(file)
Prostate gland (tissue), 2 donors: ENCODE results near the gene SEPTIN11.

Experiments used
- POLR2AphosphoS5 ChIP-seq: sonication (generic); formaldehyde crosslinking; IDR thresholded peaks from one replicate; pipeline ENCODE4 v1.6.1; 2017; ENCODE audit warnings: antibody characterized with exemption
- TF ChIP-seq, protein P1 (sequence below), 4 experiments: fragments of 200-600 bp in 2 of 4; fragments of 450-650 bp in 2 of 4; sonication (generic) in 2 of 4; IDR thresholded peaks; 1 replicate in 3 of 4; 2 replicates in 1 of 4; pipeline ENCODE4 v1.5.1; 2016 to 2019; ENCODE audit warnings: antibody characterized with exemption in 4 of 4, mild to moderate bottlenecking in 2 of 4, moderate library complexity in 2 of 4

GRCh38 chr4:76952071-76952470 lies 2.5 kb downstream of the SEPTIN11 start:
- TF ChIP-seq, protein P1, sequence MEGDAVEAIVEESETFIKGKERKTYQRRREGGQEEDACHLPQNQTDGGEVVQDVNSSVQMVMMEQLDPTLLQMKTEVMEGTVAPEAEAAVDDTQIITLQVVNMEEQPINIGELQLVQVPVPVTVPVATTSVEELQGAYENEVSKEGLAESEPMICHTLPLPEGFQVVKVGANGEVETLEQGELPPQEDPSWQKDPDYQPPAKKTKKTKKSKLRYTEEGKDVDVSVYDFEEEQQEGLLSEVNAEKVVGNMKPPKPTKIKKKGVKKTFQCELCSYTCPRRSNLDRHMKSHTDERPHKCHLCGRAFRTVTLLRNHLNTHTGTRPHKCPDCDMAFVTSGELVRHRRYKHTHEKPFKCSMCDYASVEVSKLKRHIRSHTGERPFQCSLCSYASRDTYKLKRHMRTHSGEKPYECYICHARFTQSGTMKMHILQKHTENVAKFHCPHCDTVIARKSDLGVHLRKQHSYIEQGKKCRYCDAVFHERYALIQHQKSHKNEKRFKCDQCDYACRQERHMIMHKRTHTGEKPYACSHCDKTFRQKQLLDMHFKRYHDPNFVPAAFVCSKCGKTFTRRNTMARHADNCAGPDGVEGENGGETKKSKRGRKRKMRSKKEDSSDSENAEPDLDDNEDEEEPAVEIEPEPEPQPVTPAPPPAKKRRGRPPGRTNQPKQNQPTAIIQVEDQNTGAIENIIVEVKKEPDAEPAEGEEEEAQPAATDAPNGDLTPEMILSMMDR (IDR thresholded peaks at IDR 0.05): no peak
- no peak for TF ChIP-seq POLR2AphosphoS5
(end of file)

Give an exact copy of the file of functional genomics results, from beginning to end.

Prostate gland (tissue), 2 donors: ENCODE results near the gene SEPTIN11.

Experiments used
- POLR2AphosphoS5 ChIP-seq: sonication (generic); formaldehyde crosslinking; IDR thresholded peaks from one replicate; pipeline ENCODE4 v1.6.1; 2017; ENCODE audit warnings: antibody characterized with exemption
- TF ChIP-seq, protein P1 (sequence below), 4 experiments: fragments of 200-600 bp in 2 of 4; fragments of 450-650 bp in 2 of 4; sonication (generic) in 2 of 4; IDR thresholded peaks; 1 replicate in 3 of 4; 2 replicates in 1 of 4; pipeline ENCODE4 v1.5.1; 2016 to 2019; ENCODE audit warnings: antibody characterized with exemption in 4 of 4, mild to moderate bottlenecking in 2 of 4, moderate library complexity in 2 of 4

GRCh38 chr4:76952071-76952470 lies 2.5 kb downstream of the SEPTIN11 start:
- TF ChIP-seq, protein P1, sequence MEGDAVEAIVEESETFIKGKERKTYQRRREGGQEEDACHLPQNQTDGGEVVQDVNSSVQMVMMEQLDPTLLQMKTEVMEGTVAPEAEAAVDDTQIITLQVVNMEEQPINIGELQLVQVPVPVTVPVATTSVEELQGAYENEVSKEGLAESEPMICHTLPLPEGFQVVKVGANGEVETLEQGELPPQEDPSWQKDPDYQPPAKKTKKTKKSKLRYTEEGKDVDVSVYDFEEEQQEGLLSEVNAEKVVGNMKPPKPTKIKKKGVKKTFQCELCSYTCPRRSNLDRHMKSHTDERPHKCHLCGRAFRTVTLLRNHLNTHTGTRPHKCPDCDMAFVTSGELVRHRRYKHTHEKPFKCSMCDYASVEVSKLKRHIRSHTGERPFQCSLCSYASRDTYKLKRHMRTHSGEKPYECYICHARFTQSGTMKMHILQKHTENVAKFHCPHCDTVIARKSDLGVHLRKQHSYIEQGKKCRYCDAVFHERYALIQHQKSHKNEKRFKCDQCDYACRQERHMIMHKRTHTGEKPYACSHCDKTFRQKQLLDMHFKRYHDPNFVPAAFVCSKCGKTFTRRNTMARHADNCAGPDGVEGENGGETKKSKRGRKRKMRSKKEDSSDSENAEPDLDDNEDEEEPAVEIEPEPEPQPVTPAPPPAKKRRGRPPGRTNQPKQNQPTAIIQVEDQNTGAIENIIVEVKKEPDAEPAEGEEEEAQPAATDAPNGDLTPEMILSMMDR (IDR thresholded peaks at IDR 0.05): no peak
- no peak for TF ChIP-seq POLR2AphosphoS5